You know what, even outside of mergers and acquisitions, I have seen organizations different geographies within different organization push certain tools into other regions and geographies and that just doesn’t fly. Those things, people are either using them or they are not happy or it’s taking longer to get things done but it’s essentially boiling down to the fact that they are not the right fit for the organization.
Looking quickly at dysfunctional enablers, right, so we talked about three enablers --- process, data and people. When do processes become dysfunctional? Well when they are complicated and it’s just not something that can jive well within a specific tool or it requires a ton of coordination and the organization just isn’t ready for it, or the processes themselves aren’t standardized or even documented. And when you go about setting up tool or implementing a tool that’s supposed to follow these processes, well goodluck with that, right? When you go with data, the fuel of the tools, this to me is so challenging because many times you set up a tool, there are certain expectations but the data may not even exist or maybe inaccurate or it may take a lot of time to collect and prepare the right data or it just maybe spread across five different files held by 20 different people and it just may not be something that could be easily updated so not having the right data and a good strategy where everything is essential and easily updated and can be trusted that is so key in making sure that the PMO tools are successful and that enabler works as functioned.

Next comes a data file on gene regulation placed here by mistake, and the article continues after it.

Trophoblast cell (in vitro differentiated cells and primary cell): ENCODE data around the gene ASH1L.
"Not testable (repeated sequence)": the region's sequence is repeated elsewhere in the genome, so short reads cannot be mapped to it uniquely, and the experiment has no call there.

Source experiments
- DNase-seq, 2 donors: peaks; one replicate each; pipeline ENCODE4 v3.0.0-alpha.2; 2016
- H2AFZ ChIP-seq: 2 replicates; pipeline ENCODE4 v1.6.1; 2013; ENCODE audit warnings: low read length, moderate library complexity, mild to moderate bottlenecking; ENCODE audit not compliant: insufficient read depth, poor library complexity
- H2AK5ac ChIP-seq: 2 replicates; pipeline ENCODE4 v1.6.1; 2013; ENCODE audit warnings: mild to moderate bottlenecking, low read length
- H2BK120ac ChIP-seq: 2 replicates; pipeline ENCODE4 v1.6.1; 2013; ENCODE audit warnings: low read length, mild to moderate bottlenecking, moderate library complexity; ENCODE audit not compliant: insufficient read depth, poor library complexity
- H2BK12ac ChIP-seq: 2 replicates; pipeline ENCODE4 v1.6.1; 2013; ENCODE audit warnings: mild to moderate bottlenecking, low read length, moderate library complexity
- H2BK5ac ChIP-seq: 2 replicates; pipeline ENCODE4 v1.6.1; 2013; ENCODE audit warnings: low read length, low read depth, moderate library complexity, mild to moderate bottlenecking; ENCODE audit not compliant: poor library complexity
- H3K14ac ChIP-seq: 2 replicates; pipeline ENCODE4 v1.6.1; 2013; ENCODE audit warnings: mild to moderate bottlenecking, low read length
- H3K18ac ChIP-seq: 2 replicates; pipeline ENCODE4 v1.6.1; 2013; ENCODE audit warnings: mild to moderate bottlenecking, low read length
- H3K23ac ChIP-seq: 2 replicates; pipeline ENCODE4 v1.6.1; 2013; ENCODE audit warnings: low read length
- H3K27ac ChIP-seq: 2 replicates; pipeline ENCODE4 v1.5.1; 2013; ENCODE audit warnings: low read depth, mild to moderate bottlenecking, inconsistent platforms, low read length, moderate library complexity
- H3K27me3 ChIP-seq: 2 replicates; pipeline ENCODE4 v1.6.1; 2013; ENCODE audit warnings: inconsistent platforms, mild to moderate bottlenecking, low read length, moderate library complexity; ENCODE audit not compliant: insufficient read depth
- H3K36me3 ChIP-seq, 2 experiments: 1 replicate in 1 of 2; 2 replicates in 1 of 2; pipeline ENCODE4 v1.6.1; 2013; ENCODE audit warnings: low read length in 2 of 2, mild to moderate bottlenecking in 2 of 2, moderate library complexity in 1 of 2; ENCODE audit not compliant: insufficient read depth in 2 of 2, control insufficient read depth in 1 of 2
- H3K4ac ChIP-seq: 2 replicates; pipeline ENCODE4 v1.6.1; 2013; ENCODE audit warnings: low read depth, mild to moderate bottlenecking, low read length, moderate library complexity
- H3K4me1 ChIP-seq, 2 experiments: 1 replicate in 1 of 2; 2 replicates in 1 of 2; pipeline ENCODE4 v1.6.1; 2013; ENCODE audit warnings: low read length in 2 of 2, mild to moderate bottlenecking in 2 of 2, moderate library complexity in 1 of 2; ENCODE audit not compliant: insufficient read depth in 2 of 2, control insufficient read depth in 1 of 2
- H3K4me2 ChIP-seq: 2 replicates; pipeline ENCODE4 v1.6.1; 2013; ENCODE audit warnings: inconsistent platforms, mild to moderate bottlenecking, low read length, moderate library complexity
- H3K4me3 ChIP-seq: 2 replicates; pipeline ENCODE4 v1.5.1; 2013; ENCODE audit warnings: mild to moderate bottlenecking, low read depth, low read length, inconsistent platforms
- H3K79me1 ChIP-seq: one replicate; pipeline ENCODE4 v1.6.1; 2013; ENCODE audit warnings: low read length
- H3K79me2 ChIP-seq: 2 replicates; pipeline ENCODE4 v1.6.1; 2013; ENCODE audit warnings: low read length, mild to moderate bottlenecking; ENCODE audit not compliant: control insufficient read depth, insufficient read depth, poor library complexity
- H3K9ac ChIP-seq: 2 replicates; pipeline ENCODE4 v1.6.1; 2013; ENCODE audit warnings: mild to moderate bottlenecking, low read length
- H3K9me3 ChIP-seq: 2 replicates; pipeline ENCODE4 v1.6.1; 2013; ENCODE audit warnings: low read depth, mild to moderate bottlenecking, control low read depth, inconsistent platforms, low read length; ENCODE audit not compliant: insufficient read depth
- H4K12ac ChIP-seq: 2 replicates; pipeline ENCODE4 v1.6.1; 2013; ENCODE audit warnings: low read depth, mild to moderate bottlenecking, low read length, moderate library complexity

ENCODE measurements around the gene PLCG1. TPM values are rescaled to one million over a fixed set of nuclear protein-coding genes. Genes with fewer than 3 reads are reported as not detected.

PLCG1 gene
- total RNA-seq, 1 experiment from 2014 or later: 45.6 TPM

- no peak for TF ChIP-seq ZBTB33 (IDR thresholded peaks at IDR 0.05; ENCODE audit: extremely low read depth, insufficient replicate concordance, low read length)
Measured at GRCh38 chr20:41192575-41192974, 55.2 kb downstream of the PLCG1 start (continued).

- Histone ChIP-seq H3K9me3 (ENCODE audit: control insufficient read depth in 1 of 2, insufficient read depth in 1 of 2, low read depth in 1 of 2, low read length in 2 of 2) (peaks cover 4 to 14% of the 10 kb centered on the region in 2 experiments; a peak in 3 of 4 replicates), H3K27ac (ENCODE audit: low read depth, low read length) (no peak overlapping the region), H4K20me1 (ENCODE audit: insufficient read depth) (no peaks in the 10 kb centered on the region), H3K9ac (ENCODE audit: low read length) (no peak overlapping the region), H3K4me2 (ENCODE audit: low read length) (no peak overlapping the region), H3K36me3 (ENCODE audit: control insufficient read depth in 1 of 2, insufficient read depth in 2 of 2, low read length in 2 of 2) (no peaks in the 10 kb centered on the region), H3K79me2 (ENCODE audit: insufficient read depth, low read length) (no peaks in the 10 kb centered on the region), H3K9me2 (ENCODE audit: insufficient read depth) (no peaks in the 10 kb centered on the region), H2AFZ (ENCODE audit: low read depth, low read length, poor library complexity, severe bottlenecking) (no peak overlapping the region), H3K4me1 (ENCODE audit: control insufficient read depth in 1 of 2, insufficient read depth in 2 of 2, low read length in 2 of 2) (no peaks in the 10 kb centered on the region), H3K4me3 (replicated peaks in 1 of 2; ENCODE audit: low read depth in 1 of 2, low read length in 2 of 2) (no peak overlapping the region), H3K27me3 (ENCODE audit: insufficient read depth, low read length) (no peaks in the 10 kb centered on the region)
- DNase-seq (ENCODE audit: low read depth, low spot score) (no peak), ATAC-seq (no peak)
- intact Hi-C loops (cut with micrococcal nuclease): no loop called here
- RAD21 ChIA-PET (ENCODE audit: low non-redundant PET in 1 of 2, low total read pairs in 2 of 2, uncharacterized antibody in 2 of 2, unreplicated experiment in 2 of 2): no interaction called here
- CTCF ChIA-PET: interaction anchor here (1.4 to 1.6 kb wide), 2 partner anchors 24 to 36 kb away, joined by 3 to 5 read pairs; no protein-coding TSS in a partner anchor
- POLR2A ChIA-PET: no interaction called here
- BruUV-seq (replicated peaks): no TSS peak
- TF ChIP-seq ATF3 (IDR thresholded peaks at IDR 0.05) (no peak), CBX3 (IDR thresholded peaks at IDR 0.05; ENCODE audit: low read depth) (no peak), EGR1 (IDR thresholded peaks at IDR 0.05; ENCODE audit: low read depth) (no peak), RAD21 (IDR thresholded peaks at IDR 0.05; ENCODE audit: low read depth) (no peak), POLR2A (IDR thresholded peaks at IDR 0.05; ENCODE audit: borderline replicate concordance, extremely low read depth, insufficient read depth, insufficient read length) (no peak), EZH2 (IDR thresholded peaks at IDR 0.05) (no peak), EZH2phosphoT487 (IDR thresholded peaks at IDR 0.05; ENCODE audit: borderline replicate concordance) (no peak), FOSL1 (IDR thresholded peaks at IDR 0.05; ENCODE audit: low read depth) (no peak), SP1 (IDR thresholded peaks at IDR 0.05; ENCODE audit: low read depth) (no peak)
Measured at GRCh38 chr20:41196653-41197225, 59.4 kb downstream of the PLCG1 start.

And then finally looking at the people, if they are not trained enough or they don’t have the right acumen or the maturity to accept a certain tool or don’t even support it because they don’t like it and there’s not enough incentives given for people to use well, you know what, things are not going to get done with passion, with intensity and as a result, the tool may take the blame for it but instead it might be the people who should be taking the blame for it. So those are some of the reasons, Cornelius, why I think how we fall into situations where we aren’t bless, I would say, with the best tools for the job.
Cornelius Fichtner: The obvious next question is of course, how do we then find the tools for our PMO that are actually right for us? What do we have to think about? How do we approach this?
Hussain Bandukwala: So in my opinion, Cornelius, I think that we need to focus on four key components and four key steps when you are talking about which PMO tools you need to do. You know you need to first understand what the requirements for the tools are? What does the end goal for the tool? Once you have done that, you need to validate that those requirements are truly what you have thought or you have heard from others to be, then you go about identifying the tools that will fit within those valid requirements and then finally implementing and rolling out the tool.
Cornelius Fichtner: How exactly do we do that? What do we have to look at? Let’s go through these four components one by one that you mentioned. So component one was requirements identification, right?
Above are the first few pages of the transcript. The complete transcript is available to Premium subscribers only. Please subscribe to our Premium Podcast to receive a PDF transcript.